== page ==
Signs of Eye Issues in Cats You Should Be Aware of

Knowing that your cat is squinting or that its eyes are red around the sides may be disturbing. Nobody intends to see their pets struggle and be miserable, especially when their eyes are vital to their bodies. Cat-eye disorders are one of the most widespread health worries that cats confront, and if left untreated, they can trigger enduring damage quickly.

Signs and Symptoms of Eye Problem in Cats

If you see your cat’s eye-watering, it’s possibly an indication that its eye is trying to safeguard itself from danger. This might be anything from a virus to an intruding foreign object. Your cat’s eyes will normally clean up on their own if one or both of them are watering, so you don’t need to take your pet to the emergency vet Cordova.

Several other more considerable factors and symptoms of your cat’s eyes watering may require much more intensive treatment.

Red and Inflamed Eyes

As soon as you see your cat’s eyes are red and irritated, they likely have conjunctivitis (otherwise referred to as pinkeye). Swollen eyes and increased sensitivity to light are other indications that your cat may have conjunctivitis. This typical feline eye ailment can be caused by various factors, including an infection or allergy to the feline herpes infection. While conjunctivitis is typically easy to deal with, it can progress to more serious troubles if left unattended.

Depending upon your cat’s eye soreness, a vet like Memphis Veterinary Specialists & Emergency may suggest eye drops or ointment.

Water and Glassy Looking Eyes

In the Cordova location, allergies are a common trouble for cats. Consequently, cats’ eyes will frequently water a clear liquid to try to clean themselves out as they grow irritated. If you can’t find out what’s triggering your cat’s wet eyes, you need to take them to the vet. They’ll be able to rule out a couple of potential reasons for your cat’s eye inflammation and get your kitten on the path to healing.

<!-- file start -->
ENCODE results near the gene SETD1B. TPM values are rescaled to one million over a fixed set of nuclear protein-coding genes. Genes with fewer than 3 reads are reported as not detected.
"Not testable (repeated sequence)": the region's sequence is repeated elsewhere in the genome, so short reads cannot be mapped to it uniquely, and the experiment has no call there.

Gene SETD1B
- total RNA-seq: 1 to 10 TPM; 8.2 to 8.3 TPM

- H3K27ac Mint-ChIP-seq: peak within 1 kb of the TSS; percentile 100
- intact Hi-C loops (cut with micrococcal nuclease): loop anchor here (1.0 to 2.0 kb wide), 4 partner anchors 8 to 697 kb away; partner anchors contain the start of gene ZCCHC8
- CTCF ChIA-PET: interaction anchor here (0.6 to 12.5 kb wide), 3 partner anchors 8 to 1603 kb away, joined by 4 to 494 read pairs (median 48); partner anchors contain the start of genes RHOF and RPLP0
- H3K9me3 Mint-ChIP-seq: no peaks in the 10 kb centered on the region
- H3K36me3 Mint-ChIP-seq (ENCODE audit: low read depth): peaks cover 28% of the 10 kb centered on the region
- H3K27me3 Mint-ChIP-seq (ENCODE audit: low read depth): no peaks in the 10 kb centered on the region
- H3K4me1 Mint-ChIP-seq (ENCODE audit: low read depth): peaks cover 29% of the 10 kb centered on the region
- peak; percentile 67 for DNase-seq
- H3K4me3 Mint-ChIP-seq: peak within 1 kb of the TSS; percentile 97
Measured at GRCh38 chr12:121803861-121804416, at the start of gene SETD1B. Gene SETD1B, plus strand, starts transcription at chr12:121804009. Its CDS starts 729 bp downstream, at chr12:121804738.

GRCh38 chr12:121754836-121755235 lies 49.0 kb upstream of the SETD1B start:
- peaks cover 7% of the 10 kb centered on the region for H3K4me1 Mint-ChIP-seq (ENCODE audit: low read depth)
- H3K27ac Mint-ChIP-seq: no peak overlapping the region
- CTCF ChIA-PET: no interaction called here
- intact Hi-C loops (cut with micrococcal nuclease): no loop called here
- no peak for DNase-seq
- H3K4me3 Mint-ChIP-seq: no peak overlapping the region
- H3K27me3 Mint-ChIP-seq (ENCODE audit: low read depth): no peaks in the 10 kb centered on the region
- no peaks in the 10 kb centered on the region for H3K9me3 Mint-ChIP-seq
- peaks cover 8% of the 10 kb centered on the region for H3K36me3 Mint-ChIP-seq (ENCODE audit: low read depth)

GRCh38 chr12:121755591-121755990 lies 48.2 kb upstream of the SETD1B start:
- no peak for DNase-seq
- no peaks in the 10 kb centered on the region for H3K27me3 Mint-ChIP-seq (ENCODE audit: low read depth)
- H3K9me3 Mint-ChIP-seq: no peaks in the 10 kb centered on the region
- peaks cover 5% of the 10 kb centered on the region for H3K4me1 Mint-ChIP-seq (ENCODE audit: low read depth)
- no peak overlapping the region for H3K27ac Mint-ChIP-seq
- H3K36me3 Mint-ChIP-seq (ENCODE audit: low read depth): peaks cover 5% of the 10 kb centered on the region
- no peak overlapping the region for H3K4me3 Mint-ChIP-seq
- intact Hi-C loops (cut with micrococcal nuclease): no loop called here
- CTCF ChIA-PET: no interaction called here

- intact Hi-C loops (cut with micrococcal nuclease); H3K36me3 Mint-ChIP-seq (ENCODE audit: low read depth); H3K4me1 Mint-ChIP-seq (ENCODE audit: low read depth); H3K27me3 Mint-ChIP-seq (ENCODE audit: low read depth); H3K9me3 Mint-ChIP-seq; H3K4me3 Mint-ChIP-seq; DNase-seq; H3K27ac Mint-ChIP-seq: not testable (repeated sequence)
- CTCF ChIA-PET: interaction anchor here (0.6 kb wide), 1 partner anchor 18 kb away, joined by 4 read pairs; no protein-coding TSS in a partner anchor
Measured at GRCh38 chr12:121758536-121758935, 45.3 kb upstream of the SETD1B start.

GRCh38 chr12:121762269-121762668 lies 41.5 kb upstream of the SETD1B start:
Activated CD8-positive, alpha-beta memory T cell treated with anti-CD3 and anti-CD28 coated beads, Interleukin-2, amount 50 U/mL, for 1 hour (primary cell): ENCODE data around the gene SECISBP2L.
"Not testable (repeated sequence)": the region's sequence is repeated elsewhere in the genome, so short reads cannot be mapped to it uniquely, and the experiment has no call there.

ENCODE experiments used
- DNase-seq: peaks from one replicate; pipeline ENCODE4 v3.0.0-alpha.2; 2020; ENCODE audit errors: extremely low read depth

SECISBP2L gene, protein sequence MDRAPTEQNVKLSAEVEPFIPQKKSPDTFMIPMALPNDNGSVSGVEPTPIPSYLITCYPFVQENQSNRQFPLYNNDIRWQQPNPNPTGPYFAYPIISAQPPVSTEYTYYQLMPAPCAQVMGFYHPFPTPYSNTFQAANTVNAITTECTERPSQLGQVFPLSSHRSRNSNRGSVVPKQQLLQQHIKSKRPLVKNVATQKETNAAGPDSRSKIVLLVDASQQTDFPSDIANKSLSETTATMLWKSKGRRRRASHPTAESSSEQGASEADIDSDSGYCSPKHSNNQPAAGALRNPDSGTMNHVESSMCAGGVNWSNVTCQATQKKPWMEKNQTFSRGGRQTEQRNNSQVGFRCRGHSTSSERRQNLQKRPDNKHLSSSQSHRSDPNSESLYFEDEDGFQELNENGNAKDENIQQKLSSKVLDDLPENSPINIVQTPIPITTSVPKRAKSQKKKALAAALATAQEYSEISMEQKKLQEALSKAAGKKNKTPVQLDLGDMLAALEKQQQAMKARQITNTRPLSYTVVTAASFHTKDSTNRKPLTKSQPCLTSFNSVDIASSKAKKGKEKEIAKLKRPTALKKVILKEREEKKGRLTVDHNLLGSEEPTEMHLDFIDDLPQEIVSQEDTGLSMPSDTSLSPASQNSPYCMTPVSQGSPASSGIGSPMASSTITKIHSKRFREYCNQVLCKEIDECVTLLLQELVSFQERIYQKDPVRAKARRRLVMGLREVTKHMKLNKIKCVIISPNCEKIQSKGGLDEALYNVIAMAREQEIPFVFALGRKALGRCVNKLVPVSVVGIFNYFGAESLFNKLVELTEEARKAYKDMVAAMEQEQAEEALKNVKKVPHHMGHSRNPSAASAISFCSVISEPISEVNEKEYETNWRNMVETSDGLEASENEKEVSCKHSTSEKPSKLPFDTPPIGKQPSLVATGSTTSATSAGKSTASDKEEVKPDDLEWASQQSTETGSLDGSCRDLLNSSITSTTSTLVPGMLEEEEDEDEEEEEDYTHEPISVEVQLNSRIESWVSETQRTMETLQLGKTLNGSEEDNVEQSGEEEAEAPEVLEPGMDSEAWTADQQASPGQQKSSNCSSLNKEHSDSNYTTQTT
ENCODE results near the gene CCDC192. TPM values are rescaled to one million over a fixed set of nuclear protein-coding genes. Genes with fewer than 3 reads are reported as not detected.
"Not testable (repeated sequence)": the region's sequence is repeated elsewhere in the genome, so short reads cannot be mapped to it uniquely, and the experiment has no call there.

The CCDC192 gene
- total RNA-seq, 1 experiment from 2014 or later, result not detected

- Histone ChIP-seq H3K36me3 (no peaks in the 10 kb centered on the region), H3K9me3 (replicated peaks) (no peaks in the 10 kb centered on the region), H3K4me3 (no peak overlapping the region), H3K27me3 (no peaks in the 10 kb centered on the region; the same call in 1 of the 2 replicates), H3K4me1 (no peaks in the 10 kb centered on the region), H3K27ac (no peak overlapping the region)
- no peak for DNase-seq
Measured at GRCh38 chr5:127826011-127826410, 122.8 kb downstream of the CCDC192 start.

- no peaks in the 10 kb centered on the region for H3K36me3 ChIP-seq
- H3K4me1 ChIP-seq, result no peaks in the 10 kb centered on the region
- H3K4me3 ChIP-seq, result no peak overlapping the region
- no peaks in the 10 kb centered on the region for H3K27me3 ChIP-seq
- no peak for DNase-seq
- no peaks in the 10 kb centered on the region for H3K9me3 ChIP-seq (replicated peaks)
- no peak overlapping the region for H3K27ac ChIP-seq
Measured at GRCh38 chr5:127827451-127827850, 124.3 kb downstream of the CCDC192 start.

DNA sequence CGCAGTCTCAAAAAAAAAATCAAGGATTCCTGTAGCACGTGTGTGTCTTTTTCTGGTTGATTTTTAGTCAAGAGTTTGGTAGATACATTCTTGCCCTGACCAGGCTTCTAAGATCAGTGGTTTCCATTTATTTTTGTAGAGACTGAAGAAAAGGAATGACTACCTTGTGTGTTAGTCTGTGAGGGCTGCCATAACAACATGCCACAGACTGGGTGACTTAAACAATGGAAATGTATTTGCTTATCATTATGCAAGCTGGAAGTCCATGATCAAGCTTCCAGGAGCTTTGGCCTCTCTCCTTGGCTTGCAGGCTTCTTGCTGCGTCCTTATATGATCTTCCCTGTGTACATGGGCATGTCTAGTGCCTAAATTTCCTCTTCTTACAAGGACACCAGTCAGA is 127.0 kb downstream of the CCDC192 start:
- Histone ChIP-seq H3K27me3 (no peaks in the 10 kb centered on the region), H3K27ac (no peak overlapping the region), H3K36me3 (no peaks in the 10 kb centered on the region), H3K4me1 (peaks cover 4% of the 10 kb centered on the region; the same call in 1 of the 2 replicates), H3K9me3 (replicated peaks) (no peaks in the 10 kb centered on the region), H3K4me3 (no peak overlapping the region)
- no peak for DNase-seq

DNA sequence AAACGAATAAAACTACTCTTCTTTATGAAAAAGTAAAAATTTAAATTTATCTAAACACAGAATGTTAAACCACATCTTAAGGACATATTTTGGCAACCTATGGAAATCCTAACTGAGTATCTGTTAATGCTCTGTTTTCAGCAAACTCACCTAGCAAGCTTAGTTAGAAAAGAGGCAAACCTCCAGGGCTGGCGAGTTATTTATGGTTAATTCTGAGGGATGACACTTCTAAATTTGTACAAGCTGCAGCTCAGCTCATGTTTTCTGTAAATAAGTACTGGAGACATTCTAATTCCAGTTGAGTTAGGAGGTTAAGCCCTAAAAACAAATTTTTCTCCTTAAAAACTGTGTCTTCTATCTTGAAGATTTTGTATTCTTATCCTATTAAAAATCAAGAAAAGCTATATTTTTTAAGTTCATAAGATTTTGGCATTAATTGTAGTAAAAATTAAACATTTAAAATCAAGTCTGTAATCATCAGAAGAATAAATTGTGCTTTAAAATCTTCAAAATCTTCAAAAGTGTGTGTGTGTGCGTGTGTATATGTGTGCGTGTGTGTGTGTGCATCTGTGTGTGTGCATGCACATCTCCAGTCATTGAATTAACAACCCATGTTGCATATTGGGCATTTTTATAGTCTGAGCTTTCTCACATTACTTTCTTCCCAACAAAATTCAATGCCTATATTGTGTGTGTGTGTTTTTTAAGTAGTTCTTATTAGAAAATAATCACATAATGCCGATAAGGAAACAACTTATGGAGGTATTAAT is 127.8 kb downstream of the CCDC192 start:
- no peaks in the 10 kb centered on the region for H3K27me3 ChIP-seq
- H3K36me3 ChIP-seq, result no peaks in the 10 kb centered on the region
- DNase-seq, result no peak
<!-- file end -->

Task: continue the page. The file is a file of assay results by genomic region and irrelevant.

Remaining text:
Nasal Discharge and Sneezing

Your cat might experience an upper respiratory infection or feline cold if its eyes are watering, sneezing, or revealing signs similar to a human cold. Lots of cat colds vanish on their own after about a week. Nonetheless, if their signs and symptoms get worse or do not improve within that period, you need to see your veterinarian as soon as possible.

If there is no animal clinic in your area, you can look for vets that provide eye check-ups, veterinary dentistry and oral surgery to examine your pet fully.

Apparent Pain or Swelling

If your cat seems in pain, the eyeball bulges, or severe swelling around the eye, it’s time to take them to the veterinarian for glaucoma. Glaucoma symptoms in cats signal that prompt medical attention is necessary. This painful disease can emerge out of nowhere and progress promptly.

Blinking, Squinting, and Pawing at Eyes

If your cat’s eyes are watery and blinking, squinting, or pawing at them, you must take them to the veterinarian. An international body or a blocked nasolacrimal duct (tear duct) could aggravate your cat’s eye. Although nasolacrimal blockages are much less typical in cats than in dogs, they can trigger tears to overflow and run out of the eye.


Even while eye infections in cats are rarely dangerous, they are painful for the cat. While petting your cat, ensure you do not notice anything uncommon in their eyes. If you believe your feline friend may have an eye infection, contact your veterinarian to set up an examination.